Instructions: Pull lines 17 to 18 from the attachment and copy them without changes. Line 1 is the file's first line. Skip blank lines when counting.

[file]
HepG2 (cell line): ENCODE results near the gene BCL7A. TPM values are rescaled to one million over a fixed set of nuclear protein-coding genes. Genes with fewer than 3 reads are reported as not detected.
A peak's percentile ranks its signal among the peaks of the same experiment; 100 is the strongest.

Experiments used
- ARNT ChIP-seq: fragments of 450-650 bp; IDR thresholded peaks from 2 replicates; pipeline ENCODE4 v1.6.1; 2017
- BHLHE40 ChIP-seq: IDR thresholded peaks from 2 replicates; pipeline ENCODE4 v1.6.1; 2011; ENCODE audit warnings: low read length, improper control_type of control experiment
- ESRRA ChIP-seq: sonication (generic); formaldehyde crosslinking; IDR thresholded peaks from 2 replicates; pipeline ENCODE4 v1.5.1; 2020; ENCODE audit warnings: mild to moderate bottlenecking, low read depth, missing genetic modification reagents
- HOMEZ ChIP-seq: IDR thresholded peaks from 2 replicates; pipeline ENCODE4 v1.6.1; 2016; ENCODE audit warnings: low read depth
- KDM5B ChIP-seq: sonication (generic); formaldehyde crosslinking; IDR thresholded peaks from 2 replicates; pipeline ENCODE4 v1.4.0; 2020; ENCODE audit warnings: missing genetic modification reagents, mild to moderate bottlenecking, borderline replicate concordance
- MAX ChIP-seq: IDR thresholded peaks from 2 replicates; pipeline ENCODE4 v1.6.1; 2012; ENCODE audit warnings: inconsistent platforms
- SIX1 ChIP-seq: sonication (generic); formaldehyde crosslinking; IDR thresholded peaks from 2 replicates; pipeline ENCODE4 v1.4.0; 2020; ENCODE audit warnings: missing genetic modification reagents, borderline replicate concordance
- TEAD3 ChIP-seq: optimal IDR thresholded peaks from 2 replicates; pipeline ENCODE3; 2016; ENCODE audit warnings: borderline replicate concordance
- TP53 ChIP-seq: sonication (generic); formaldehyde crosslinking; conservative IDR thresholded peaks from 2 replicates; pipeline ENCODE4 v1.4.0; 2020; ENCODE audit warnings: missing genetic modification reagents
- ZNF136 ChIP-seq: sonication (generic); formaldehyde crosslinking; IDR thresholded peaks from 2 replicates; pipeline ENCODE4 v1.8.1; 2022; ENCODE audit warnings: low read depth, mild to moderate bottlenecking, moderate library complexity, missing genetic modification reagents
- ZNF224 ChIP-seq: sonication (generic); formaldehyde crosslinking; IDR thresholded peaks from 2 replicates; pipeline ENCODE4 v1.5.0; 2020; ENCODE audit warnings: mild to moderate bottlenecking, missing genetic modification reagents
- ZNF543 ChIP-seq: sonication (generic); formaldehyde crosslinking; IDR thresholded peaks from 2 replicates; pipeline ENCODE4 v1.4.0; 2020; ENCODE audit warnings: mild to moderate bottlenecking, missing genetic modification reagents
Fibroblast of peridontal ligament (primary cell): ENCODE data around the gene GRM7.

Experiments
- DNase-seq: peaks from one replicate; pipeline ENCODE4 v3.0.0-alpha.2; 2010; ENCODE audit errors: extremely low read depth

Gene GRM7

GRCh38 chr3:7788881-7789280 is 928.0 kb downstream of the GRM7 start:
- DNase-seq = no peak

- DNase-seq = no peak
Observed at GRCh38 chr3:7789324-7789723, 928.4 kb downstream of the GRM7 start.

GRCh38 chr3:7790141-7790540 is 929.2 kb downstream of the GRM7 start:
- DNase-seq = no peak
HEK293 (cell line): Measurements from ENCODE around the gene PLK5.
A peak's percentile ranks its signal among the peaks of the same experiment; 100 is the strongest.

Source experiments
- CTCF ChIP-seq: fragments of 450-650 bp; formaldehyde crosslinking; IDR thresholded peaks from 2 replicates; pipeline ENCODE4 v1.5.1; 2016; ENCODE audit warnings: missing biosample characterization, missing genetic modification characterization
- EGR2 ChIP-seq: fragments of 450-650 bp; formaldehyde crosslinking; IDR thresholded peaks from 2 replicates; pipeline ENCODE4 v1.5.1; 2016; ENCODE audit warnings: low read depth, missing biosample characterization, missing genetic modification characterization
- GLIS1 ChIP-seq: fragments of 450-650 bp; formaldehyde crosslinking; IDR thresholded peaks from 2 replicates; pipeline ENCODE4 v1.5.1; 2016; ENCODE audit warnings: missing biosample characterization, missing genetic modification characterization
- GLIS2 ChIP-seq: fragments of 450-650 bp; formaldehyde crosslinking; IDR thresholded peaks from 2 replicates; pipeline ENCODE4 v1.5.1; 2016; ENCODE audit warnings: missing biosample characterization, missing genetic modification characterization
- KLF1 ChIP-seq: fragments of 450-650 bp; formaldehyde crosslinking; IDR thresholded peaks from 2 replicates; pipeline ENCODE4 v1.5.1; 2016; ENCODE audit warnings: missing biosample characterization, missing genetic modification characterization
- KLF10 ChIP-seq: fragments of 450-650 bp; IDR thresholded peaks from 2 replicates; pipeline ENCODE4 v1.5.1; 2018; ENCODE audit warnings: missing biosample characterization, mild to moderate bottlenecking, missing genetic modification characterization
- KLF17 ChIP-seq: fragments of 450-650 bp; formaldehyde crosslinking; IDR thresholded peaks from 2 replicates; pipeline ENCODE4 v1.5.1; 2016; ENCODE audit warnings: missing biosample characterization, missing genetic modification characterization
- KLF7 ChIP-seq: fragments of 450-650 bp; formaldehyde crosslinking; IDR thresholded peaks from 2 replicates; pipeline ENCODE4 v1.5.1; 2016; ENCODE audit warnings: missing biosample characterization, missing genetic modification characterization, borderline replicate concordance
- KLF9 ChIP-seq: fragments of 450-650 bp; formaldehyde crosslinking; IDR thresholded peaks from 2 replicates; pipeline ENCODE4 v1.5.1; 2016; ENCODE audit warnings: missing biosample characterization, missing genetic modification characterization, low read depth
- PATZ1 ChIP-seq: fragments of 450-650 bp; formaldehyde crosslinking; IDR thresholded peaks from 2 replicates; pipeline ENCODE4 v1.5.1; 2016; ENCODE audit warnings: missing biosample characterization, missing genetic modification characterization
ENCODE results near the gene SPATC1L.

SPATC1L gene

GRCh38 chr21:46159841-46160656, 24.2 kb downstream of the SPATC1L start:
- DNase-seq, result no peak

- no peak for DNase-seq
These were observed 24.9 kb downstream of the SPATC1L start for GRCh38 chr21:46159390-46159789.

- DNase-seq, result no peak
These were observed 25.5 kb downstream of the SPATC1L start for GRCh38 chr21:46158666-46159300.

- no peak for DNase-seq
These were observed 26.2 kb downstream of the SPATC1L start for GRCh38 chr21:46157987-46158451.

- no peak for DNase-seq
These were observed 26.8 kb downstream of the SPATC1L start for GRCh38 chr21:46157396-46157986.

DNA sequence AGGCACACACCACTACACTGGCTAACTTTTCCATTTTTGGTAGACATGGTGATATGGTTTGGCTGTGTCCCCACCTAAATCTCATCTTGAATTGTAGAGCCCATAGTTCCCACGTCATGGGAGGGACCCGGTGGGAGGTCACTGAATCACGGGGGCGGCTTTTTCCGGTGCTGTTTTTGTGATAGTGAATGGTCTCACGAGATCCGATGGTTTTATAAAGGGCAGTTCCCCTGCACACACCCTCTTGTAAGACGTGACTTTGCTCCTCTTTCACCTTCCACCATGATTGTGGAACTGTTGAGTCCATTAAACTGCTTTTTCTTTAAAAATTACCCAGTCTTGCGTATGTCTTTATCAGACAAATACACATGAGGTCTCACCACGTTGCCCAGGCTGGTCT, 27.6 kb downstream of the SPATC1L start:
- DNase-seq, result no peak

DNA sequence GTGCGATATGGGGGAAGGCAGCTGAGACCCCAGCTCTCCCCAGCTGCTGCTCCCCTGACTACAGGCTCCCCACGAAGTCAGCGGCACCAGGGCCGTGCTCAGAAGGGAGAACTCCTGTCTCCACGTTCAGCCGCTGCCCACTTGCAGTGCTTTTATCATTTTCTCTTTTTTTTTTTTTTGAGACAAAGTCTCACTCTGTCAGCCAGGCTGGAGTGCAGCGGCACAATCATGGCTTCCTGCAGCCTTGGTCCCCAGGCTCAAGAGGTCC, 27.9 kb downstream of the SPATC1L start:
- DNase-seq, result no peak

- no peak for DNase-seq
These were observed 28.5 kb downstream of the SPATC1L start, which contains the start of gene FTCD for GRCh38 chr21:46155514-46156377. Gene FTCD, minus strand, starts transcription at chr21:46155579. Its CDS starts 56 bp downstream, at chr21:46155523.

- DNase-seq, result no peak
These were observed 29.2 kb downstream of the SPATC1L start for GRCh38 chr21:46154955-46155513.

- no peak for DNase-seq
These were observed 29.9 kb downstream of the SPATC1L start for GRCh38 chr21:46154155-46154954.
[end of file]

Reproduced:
Experiments
- DNase-seq: peaks from one replicate; pipeline ENCODE4 v3.0.0-alpha.2; 2010; ENCODE audit errors: extremely low read depth